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The coefficient of determination, usually symbolized by $R^2$, is the proportion of the total response variance explained by a regression model. Can also be used for various pseudo R-squared proposed, for instance for logistic regression (and other models.)

The coefficient of determination, usually symbolized by $R^2$, is the proportion of the total response variance explained by a regression model. In the case of simple linear regression it is the square of the Pearson product-moment correlation coefficient between the predictor and response variables. It is equivalently calculated as:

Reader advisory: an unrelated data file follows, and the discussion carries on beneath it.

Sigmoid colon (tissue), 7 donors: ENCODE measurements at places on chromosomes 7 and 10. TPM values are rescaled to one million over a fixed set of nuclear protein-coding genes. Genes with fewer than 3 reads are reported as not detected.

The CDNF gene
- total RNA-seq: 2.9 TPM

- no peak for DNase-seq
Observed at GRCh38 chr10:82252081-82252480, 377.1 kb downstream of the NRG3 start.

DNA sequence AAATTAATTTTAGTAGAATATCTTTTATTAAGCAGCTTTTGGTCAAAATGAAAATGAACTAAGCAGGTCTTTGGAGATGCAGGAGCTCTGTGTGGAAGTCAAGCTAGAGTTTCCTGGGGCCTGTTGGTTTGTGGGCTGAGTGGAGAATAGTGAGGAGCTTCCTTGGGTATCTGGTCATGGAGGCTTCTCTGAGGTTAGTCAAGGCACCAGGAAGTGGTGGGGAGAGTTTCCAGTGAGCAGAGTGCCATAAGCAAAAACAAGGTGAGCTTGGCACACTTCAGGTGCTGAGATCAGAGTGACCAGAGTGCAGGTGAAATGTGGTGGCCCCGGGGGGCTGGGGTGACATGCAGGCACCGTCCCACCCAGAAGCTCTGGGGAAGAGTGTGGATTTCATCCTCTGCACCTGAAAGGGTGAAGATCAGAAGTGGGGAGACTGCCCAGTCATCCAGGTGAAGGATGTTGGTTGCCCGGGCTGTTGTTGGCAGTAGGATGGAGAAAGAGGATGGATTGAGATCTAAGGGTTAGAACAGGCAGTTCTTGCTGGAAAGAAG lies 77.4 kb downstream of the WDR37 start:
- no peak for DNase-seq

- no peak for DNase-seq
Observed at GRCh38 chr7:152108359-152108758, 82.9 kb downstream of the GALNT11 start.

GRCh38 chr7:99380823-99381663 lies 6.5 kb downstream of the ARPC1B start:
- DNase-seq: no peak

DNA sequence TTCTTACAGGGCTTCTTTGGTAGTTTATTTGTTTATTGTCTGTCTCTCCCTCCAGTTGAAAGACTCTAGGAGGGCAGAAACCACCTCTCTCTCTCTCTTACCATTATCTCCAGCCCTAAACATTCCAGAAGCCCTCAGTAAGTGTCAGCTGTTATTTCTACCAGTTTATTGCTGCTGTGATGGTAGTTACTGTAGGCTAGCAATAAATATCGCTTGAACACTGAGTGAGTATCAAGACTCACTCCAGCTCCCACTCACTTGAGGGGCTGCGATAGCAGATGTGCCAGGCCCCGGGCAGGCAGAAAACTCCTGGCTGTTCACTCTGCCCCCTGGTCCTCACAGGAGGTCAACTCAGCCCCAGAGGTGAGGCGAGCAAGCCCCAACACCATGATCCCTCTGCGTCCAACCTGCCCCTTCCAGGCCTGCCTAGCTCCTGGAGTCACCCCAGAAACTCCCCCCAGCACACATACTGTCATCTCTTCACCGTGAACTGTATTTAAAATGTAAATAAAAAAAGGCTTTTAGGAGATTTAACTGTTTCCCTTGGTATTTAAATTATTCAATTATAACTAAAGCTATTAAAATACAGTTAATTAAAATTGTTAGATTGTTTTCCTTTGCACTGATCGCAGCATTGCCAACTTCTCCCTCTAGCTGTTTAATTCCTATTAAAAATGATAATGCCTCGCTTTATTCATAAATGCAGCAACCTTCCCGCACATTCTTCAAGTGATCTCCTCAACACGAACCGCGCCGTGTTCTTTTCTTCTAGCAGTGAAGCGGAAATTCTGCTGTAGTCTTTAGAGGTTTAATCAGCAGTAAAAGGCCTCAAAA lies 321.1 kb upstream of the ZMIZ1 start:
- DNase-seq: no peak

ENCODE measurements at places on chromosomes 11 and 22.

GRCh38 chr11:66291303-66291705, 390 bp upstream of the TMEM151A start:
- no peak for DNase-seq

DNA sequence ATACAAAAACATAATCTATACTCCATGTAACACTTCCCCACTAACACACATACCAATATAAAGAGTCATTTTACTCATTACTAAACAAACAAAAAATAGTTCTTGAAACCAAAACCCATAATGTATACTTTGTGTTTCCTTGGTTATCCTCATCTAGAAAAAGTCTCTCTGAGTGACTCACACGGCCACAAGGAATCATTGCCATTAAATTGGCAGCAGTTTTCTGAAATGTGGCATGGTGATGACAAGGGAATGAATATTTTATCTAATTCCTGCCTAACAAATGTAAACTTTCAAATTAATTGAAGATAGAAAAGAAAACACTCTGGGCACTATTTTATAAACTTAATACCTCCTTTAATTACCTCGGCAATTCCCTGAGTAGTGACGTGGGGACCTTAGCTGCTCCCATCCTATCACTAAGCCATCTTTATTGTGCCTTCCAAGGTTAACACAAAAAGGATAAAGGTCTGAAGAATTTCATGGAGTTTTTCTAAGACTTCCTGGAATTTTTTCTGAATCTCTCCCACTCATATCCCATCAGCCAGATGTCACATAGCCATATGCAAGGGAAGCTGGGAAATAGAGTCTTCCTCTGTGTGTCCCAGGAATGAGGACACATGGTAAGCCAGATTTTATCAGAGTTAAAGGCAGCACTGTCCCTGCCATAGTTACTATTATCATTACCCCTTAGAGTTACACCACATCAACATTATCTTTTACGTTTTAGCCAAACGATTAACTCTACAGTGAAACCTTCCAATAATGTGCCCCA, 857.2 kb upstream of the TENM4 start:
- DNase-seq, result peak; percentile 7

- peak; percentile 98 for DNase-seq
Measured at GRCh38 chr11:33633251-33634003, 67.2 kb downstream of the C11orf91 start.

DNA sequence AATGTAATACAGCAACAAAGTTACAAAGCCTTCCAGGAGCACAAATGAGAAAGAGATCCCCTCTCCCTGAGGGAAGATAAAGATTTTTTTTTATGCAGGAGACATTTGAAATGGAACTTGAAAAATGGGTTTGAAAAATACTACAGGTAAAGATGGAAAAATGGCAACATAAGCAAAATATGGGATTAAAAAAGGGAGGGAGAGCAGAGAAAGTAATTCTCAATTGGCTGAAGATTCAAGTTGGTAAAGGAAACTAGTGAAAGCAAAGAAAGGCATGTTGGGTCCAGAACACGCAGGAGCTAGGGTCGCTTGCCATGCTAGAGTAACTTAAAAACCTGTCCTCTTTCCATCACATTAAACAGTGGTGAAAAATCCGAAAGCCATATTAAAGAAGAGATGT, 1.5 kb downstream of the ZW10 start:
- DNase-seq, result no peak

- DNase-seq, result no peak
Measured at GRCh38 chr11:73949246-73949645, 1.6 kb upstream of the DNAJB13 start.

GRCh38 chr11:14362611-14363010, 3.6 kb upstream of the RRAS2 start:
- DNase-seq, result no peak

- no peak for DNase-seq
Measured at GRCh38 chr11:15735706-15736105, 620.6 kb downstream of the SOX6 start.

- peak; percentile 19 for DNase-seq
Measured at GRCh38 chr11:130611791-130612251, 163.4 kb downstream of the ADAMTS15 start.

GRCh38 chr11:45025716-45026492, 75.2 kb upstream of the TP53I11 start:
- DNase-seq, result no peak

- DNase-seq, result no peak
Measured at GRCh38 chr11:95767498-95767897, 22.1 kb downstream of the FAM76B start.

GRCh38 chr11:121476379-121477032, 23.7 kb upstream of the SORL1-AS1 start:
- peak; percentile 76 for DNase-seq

$$R^2 = \frac{SS_{\rm total} - SS_{\rm resid}}{SS_{\rm total}}$$

$R^2$ tends to increase (i.e., look better) when variables are added to a multiple regression model, even if those variables are irrelevant. To counteract this, an adjusted $R^2$ statistic has been developed:

$$R^2_\text{adj} = 1-(1-R^2)\frac{N-1}{N-p-1}$$

$R^2$ in the form given above is appropriate for models with normally distributed errors. It is not appropriate for other models, such as logistic regression. A variety of 'pseudo-$R^2$' statistics have been developed to provide similar information outside the context of linear models.